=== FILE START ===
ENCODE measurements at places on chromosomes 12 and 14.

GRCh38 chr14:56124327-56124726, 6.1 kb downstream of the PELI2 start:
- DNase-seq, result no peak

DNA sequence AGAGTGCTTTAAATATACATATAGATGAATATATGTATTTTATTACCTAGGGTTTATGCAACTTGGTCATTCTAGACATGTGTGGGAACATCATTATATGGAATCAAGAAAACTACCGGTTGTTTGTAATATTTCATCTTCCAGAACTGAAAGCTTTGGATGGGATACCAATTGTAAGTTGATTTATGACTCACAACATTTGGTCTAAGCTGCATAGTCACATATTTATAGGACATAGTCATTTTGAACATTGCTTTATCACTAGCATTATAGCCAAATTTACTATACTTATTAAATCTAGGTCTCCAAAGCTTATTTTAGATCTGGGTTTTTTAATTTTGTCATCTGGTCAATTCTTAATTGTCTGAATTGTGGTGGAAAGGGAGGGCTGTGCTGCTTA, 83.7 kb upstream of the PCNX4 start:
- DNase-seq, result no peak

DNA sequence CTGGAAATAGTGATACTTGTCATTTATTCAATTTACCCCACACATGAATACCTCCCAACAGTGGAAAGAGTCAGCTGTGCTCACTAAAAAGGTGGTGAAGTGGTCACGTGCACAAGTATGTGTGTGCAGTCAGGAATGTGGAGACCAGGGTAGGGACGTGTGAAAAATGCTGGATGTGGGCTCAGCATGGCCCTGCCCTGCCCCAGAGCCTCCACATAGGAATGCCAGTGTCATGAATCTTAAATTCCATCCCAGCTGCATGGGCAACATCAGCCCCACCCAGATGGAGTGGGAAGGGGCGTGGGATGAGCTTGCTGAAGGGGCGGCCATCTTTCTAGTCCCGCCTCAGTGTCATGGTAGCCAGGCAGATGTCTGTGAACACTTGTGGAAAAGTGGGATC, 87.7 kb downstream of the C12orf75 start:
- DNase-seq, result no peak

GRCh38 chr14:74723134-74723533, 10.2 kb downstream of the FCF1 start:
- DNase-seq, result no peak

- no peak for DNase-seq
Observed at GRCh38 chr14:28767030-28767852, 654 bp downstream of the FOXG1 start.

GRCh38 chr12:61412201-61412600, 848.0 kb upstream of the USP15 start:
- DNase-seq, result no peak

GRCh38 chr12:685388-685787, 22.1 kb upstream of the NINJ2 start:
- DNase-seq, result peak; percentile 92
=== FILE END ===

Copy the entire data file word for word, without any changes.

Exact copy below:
ENCODE measurements at places on chromosomes 12 and 14.

GRCh38 chr14:56124327-56124726, 6.1 kb downstream of the PELI2 start:
- DNase-seq, result no peak

DNA sequence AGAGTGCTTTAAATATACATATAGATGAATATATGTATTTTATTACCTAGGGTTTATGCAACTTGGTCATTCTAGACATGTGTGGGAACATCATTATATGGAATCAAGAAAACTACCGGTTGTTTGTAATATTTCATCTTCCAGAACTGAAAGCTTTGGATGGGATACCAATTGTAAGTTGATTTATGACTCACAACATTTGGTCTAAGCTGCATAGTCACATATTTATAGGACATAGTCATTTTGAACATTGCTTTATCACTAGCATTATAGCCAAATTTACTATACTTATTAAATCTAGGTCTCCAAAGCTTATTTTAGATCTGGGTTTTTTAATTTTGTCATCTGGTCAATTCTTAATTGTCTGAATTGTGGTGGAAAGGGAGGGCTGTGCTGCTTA, 83.7 kb upstream of the PCNX4 start:
- DNase-seq, result no peak

DNA sequence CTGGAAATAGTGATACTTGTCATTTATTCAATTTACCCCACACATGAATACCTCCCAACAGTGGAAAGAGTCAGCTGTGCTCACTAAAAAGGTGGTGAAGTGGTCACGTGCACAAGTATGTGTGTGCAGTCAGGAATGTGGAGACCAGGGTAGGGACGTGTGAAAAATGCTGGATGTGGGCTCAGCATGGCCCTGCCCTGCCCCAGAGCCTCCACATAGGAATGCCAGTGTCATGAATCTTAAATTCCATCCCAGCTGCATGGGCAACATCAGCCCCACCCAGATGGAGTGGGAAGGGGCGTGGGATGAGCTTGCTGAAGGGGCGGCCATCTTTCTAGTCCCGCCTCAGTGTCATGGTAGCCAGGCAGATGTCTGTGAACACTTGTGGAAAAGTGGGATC, 87.7 kb downstream of the C12orf75 start:
- DNase-seq, result no peak

GRCh38 chr14:74723134-74723533, 10.2 kb downstream of the FCF1 start:
- DNase-seq, result no peak

- no peak for DNase-seq
Observed at GRCh38 chr14:28767030-28767852, 654 bp downstream of the FOXG1 start.

GRCh38 chr12:61412201-61412600, 848.0 kb upstream of the USP15 start:
- DNase-seq, result no peak

GRCh38 chr12:685388-685787, 22.1 kb upstream of the NINJ2 start:
- DNase-seq, result peak; percentile 92